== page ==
Age Of Empires IV

The aftermath of a giant boulder crash landing on an unassuming vehicle parked in the middle of Times Square New York, fabricated by The Factory NYC for Monster XP.

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In collaboration with Monster XP for the Age of Empires IV release, this was an interactive activation in Times Square which included a number of elements fabricated and installed by The Factory NYC.

The Factory provided a textured back wall, an augmented reality historical portal, and a real car that we crushed and adorned with a seven-foot boulder that appeared to have broken through the TV screen to crush the front windshield and create the perfect catastrophic photo moment.

This epic Times Square takeover synced giant screens around the Square displaying the brand’s game characters and release dates.  

Case Study Q&A: Josh Newman, Account Manager

Q: Could you walk us through the creative and technical aspects of making the boulder, especially the finishing method?

A: Yes, this was the third iteration of this object. We had created this cherry (pictured below) for a previous project, and since it was such a huge piece of foam, we decided to save it instead of throwing it away after the event. So it sat up on our roof for a couple years, and then this job came along and we needed a large amount of foam. So, we were like, ‘Let’s take that!’ So we brought it, carved it down, filled the hole, and put a foam coat on it that both seals and protects it from flame and then we did a textured scenic paint job.

Q: Can you discuss the process involved in creating the “smashed” effect of the windshield?

A: It needed to be done very carefully because we needed to match the shape of the boulder to the car itself. So what we did was we got half of a 55-gallon oil drum and welded internal gussets into it, strapped that to the bottom of the forks of our forklift, and then put one skid of plywood on the top of the forks. So the forklift could raise the weight, and then the weight itself came down. We used the drum to crush the car in a very controlled manner. I kind of worked through that technique with Louie, one of TFNYC’s owners, and then he manned the forklift and crushed it! He’s the boss so it was fine haha.

Q: Could you share details about the materials and finishing methods chosen for crafting the interactive portal and title block?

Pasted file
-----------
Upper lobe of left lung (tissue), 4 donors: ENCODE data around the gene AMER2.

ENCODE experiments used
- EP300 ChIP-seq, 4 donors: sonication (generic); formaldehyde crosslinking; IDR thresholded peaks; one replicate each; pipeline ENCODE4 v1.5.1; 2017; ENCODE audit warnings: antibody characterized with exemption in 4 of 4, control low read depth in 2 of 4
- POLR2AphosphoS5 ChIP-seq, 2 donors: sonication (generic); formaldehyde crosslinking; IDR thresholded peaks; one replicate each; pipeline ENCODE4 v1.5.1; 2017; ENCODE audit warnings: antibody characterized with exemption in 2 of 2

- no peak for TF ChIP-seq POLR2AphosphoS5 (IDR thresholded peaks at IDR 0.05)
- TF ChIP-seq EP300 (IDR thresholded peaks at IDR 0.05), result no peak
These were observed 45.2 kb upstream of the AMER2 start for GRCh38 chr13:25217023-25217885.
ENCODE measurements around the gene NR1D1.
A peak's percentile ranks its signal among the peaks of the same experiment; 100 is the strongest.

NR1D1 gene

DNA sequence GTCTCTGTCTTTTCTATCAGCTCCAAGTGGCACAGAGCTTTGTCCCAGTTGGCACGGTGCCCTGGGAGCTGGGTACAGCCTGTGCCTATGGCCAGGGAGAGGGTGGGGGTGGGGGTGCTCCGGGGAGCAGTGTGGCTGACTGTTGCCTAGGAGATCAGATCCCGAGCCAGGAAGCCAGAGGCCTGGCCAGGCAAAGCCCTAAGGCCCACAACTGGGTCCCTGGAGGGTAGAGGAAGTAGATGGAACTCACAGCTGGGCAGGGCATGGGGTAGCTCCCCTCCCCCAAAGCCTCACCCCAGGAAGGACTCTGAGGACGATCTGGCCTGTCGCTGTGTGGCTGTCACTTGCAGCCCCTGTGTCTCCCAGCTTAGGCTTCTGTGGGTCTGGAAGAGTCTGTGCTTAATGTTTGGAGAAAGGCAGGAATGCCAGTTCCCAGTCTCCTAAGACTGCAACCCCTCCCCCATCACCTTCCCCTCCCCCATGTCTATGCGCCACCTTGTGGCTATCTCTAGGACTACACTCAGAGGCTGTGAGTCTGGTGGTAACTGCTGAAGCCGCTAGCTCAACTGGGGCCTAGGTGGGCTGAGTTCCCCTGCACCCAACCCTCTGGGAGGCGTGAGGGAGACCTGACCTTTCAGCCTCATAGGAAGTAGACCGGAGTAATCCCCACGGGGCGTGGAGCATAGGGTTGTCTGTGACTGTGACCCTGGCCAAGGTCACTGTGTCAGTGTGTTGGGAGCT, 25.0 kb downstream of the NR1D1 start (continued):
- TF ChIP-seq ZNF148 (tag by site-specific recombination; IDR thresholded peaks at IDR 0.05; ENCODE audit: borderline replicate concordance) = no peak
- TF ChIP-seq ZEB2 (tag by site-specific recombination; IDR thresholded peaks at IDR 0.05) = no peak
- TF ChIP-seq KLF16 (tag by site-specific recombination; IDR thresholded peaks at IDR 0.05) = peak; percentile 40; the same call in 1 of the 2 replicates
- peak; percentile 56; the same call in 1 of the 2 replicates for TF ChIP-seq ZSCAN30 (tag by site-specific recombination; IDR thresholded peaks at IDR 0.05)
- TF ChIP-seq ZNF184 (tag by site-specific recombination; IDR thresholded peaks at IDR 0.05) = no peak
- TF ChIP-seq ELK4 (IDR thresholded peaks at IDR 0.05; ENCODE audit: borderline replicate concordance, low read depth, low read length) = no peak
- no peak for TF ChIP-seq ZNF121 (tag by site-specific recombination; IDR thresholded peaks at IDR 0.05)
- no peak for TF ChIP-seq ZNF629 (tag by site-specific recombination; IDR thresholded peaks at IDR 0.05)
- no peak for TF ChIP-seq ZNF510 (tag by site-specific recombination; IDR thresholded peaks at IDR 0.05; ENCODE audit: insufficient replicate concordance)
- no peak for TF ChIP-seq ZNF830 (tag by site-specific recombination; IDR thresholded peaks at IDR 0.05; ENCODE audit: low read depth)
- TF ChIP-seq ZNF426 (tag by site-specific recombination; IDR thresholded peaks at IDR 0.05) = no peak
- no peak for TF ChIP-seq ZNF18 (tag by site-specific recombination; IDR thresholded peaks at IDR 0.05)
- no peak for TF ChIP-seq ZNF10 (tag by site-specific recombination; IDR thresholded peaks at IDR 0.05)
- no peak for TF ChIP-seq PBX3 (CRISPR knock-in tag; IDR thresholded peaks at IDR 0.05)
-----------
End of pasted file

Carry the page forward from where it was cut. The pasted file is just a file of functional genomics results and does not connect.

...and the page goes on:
A: One of the fun little tidbits about that was we took a spray bottle with a fun mister head of acetone and sprayed it. The acetone ate away in a very controlled fashion, depending on how the spray is or how tight or wide the nozzle is and we used that to create the dibble texture of old stonework. We then hard coated it and painted it so instead of trying to carve it by hand, we would go around with spray guns and that’s how we got the texture that way.

Q:  Tell us about the car. 

A: Luckily, we didn’t have to have a fully functioning car, but it was a real car nonetheless! We had to modify it and prep it to meet the venue’s specifications.  It was fantastic when we acquired it, everyone who saw it was so curious:

Is that a crushed car?”
“And that’s a boulder?” 
“Where’d it come from?”
“My imagination!”

But in all seriousness, the client comes up with all of the visual aspects of it. We take their concept and figure out how to turn a 2D drawing or concept into an actual reality so it can be built with our methodologies here.

Q: Could you elaborate on how the team secured the boulder on top of the car for the display?

A: So we took the original, the cherry, and split it in half with a hotwire knife. Then we welded, something that looked like a Christmas tree, out of one-by-one steel with a plate on the bottom and then put the two halves of the now boulder on top of it. And then from there, we did a plate inside the car and bolted through the top of the car.

Q: What did assembly day look like? How did you make sure no damage was done to the activation?

A: It was done at night. It was very late. We started at 10 pm, luckily it was nice outside. Which was great. I believe NYPD and transportation had barricades set up around the whole area. We had NYPD already there and had actual security throughout the whole environment. That was during the installation. During the day, the car was locked and we had the key, so it was immobilized. So unless somebody could pick up a car, it couldn’t move anywhere. All the other walls and archways were bagged with several 1000 pounds of counterweight. It was within our engineering specs for wind, but not from people. That’s always a calculated risk which is basically all engineering, designing, and measuring something up to a certain point. We qualify things based on experience, calculations, and based on several other factors. For example, we believe that this wall, or this table or chair, will withstand 40-mile-per-hour wind gusts or sudden impacts. But there is a difference between impact force and sustain force. Ya know? Physics.

Q: How would you describe the experience of seeing something you worked on a grand scale in a prominent location like Times Square?

A: The canyon of Times Square is vast and intimidating. In many cases, even if you bring something that seems powerful here in the shop, once you get into that space, it seems so much smaller, especially at night or when there are tens of thousands of people around. But even with this one, it was cool because even though there are so many elements in Times Square in general, when people see a car crushed by a boulder and fifty troops in gold, even in New York people are like: “Oh, that’s kind of cool.”

Photos courtesy of Monster XP.